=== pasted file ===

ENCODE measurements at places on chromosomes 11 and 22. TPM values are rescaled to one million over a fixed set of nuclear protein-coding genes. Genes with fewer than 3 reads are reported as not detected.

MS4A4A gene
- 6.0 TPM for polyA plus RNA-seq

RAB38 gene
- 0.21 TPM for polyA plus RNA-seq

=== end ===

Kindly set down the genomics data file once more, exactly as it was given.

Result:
ENCODE measurements at places on chromosomes 11 and 22. TPM values are rescaled to one million over a fixed set of nuclear protein-coding genes. Genes with fewer than 3 reads are reported as not detected.

MS4A4A gene
- 6.0 TPM for polyA plus RNA-seq

RAB38 gene
- 0.21 TPM for polyA plus RNA-seq